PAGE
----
Getting Your Wine Product and Service Covered By the Media: Four Words
There are a number of types of compliments that professional publicists appreciate most. Among them is the one I received the other day from a wine writer: “That was just about the best story pitch I’ve received in years.”
I showed that one around.
There were a few reasons the pitch was good. It had little to do with the story I was pitching nor with the quality of the client. It had to do with the way the story was pitched.
I have a note taped to my desktop computer. I stare at it every day. It’s the same note that has been taped to my desktop going back 15 years. It’s not in good shape. But I keep tranfering it to the next computer because it has a very important reminder on it:
It reminds me of the four rules of pitching a story to the media.
1-PITCH A STORY, NOT YOUR COMPANY
Very few journalists, reporters or bloggers write happy stories about how great your wine or wine-related service is. What they are looking for is a story or story idea that hasn’t been written to death, that’s relevant to current issues within the industry or ideas in the culture/wine world and to know how your product or service fits in. So, know what this story idea is and how it relates to you and what you do or make or provide before you do anything else.
2-FIND THE CORRECT WRITER FOR THE STORY
Odds are Jim Laube at the Wine Spectator isn’t going to write a story about a new service that matches importers with distributors. He writes about CA and Napa wines in particular. Odds are Alice Feiring isn’t going to write about the launch of a new California AVA wine produced to be sold at grocery stores in the $9.99 range, no matter how delightful. She writes about Natural wine and sustainably grown wines. It’s crucial you not waste time pitching a story to someone who isn’t going to write the story.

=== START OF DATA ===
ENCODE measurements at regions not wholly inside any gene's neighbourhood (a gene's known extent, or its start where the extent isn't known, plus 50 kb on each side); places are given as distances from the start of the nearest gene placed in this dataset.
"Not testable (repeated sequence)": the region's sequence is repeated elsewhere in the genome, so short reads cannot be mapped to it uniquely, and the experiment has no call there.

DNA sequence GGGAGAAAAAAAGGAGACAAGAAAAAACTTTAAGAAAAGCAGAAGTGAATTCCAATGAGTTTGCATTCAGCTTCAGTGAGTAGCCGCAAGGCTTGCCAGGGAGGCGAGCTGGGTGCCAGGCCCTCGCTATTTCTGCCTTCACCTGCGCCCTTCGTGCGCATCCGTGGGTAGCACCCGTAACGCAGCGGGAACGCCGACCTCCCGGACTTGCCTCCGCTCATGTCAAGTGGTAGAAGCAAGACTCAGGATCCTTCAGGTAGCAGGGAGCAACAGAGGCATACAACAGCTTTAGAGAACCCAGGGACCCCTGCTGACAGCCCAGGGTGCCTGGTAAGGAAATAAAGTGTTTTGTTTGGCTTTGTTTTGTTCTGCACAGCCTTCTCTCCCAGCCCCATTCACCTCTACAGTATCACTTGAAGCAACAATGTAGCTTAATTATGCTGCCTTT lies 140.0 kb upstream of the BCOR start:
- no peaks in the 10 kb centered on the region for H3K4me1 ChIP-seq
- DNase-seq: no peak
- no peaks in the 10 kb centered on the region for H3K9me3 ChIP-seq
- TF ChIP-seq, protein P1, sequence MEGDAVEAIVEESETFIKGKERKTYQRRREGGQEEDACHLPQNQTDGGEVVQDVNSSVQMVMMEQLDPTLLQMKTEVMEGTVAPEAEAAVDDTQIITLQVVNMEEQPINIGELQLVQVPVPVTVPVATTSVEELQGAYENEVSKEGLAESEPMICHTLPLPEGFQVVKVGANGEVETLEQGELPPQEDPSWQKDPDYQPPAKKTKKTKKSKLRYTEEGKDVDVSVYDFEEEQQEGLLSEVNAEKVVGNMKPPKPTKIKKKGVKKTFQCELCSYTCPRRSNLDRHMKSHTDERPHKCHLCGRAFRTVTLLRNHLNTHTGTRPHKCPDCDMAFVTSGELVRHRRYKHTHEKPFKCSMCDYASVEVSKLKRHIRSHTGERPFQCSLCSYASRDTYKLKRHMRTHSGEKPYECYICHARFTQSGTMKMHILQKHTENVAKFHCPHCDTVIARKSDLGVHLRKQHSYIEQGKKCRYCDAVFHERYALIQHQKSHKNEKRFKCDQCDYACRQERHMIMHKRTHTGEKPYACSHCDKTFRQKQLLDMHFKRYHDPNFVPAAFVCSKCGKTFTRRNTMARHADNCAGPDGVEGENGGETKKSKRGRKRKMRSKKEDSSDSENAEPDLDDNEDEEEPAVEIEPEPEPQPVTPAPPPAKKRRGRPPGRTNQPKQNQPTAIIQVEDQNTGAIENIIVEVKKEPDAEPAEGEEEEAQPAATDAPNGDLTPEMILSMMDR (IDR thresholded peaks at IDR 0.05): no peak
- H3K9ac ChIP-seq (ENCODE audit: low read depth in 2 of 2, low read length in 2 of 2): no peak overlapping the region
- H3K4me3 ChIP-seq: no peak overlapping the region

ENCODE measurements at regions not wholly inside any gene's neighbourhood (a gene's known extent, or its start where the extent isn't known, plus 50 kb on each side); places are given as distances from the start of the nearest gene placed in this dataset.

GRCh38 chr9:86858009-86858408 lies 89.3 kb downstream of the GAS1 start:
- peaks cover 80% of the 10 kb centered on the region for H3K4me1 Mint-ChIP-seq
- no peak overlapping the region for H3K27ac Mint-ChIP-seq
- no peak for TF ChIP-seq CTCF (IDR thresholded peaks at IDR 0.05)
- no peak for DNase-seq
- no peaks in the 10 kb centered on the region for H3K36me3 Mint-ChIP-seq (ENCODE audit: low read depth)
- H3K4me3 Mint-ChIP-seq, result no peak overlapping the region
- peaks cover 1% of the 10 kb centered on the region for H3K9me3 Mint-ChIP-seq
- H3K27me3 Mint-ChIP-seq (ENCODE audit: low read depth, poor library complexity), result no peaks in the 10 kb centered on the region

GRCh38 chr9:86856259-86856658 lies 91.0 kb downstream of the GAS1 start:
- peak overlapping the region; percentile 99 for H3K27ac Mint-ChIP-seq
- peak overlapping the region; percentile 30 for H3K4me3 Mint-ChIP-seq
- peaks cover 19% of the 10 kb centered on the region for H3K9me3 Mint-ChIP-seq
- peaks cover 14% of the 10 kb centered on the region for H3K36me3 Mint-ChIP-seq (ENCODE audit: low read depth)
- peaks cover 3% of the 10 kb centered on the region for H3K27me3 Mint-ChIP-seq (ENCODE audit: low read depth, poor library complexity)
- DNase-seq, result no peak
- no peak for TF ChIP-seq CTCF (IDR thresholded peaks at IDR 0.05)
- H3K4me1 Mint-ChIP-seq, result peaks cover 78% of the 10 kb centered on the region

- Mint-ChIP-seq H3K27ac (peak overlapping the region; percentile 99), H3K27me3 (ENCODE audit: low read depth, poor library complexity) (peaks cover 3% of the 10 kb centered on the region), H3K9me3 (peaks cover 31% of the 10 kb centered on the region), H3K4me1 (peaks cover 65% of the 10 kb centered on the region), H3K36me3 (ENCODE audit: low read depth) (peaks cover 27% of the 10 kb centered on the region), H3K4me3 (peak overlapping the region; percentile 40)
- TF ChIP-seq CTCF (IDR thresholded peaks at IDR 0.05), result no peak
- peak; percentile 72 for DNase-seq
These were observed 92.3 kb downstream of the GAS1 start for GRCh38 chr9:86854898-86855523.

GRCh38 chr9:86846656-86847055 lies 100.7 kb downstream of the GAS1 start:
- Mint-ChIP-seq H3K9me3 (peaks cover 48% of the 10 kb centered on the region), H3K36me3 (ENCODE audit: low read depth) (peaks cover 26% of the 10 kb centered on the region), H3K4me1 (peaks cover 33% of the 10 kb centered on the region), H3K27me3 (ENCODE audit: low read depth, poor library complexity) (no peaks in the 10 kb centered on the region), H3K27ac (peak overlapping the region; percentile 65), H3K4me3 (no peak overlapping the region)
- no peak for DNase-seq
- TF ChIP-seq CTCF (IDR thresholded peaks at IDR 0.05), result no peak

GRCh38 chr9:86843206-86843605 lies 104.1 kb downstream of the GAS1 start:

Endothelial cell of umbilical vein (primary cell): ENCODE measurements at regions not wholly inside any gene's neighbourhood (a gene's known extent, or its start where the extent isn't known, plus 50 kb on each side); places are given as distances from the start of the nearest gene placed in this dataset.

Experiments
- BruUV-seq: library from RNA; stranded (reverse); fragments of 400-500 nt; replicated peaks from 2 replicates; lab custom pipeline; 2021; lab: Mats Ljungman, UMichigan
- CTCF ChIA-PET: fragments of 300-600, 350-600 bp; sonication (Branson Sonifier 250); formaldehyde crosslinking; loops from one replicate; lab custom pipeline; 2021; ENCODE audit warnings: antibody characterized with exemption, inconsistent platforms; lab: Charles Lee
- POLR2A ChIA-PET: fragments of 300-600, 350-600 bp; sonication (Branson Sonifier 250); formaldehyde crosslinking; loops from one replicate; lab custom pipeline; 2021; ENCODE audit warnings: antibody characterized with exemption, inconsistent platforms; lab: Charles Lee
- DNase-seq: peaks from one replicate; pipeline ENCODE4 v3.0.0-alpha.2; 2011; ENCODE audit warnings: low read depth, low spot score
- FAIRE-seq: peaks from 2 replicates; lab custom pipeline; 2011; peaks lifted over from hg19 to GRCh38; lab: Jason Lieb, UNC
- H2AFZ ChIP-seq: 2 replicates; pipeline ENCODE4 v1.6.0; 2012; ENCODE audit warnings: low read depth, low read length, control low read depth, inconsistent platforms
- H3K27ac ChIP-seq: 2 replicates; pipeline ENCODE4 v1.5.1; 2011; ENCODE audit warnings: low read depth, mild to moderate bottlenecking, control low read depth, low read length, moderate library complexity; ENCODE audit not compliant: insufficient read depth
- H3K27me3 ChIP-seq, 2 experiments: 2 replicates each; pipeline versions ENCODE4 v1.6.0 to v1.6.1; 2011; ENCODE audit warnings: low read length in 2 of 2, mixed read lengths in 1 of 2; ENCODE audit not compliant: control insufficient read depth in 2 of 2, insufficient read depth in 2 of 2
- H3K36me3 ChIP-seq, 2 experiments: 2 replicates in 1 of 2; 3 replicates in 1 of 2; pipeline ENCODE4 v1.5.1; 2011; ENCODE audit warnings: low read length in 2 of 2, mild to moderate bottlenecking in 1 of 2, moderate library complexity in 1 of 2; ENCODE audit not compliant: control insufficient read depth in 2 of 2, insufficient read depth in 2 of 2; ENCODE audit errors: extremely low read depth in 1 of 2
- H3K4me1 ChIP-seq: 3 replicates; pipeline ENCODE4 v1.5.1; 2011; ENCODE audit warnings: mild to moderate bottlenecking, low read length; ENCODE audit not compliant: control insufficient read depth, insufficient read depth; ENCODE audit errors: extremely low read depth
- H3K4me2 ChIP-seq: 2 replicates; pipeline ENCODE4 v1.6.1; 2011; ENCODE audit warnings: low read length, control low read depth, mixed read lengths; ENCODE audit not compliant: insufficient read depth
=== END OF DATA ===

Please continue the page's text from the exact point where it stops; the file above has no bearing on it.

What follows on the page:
3-READ WHAT THE WRITER WROTE
If you know what they’ve written about, then you know if they’ve written the story you are pitching. And that’s important, particularly if you’ve followed rule #2. Additionally when you eventually talk to the writer about your pitch, you can do so intelligently with an eye toward what has interested them in the past.
4-CRAFT A CONCISE STORY PITCH THAT YOU CAN DELIVERY SWIFTLY
Whether you are reaching out to the writer via email or phone, be able to quickly and concisely communicate your story idea, what you can contribute to the telling of the story and how it fits with their audience and history of stories. The more concise the pitch, the better it will be since honing down gets you to its compelling essence.
I work as a publicist in the wine industry. But these simple rules really apply to media relatiions in any industry. Additionally, there are more elements that go into garnering interest in your product or company. But when it comes to finally reaching out to the media and pitching a story, these four rules will go a long way toward successfully gaining the interest of the medai.